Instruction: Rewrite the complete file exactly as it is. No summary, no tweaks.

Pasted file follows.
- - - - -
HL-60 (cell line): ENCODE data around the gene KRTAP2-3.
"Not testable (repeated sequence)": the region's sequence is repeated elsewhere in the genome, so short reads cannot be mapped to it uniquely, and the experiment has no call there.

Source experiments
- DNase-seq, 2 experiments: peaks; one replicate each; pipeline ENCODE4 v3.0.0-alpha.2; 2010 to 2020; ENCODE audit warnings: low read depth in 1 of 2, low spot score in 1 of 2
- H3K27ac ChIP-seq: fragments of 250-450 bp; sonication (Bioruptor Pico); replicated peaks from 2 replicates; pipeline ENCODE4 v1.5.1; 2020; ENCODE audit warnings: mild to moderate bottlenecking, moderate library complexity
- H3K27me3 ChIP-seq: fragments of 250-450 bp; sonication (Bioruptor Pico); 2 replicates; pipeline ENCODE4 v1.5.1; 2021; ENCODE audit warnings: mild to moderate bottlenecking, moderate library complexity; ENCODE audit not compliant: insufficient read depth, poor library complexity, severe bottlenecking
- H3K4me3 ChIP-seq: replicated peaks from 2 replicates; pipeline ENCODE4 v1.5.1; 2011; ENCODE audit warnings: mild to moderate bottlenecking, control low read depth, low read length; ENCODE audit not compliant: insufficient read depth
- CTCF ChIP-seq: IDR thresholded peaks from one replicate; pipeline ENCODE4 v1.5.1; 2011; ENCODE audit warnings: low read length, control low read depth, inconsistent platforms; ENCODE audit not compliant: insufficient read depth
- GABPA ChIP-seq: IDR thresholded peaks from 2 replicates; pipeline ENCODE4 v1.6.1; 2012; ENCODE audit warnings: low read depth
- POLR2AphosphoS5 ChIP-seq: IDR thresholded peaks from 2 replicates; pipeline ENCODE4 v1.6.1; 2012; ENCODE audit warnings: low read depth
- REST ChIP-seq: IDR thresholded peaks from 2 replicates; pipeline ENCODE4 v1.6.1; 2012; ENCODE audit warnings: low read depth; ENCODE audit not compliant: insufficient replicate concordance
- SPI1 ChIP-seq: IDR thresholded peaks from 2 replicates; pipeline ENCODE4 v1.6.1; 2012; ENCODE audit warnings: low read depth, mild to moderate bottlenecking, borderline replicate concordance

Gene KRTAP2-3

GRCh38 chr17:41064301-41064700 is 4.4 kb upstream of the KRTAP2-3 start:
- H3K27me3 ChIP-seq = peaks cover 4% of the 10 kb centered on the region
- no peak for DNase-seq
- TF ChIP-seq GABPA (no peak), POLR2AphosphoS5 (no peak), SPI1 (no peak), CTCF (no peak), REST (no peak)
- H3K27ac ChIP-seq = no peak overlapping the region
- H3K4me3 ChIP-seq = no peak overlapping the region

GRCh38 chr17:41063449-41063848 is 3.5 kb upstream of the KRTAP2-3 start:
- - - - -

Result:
HL-60 (cell line): ENCODE data around the gene KRTAP2-3.
"Not testable (repeated sequence)": the region's sequence is repeated elsewhere in the genome, so short reads cannot be mapped to it uniquely, and the experiment has no call there.

Source experiments
- DNase-seq, 2 experiments: peaks; one replicate each; pipeline ENCODE4 v3.0.0-alpha.2; 2010 to 2020; ENCODE audit warnings: low read depth in 1 of 2, low spot score in 1 of 2
- H3K27ac ChIP-seq: fragments of 250-450 bp; sonication (Bioruptor Pico); replicated peaks from 2 replicates; pipeline ENCODE4 v1.5.1; 2020; ENCODE audit warnings: mild to moderate bottlenecking, moderate library complexity
- H3K27me3 ChIP-seq: fragments of 250-450 bp; sonication (Bioruptor Pico); 2 replicates; pipeline ENCODE4 v1.5.1; 2021; ENCODE audit warnings: mild to moderate bottlenecking, moderate library complexity; ENCODE audit not compliant: insufficient read depth, poor library complexity, severe bottlenecking
- H3K4me3 ChIP-seq: replicated peaks from 2 replicates; pipeline ENCODE4 v1.5.1; 2011; ENCODE audit warnings: mild to moderate bottlenecking, control low read depth, low read length; ENCODE audit not compliant: insufficient read depth
- CTCF ChIP-seq: IDR thresholded peaks from one replicate; pipeline ENCODE4 v1.5.1; 2011; ENCODE audit warnings: low read length, control low read depth, inconsistent platforms; ENCODE audit not compliant: insufficient read depth
- GABPA ChIP-seq: IDR thresholded peaks from 2 replicates; pipeline ENCODE4 v1.6.1; 2012; ENCODE audit warnings: low read depth
- POLR2AphosphoS5 ChIP-seq: IDR thresholded peaks from 2 replicates; pipeline ENCODE4 v1.6.1; 2012; ENCODE audit warnings: low read depth
- REST ChIP-seq: IDR thresholded peaks from 2 replicates; pipeline ENCODE4 v1.6.1; 2012; ENCODE audit warnings: low read depth; ENCODE audit not compliant: insufficient replicate concordance
- SPI1 ChIP-seq: IDR thresholded peaks from 2 replicates; pipeline ENCODE4 v1.6.1; 2012; ENCODE audit warnings: low read depth, mild to moderate bottlenecking, borderline replicate concordance

Gene KRTAP2-3

GRCh38 chr17:41064301-41064700 is 4.4 kb upstream of the KRTAP2-3 start:
- H3K27me3 ChIP-seq = peaks cover 4% of the 10 kb centered on the region
- no peak for DNase-seq
- TF ChIP-seq GABPA (no peak), POLR2AphosphoS5 (no peak), SPI1 (no peak), CTCF (no peak), REST (no peak)
- H3K27ac ChIP-seq = no peak overlapping the region
- H3K4me3 ChIP-seq = no peak overlapping the region

GRCh38 chr17:41063449-41063848 is 3.5 kb upstream of the KRTAP2-3 start: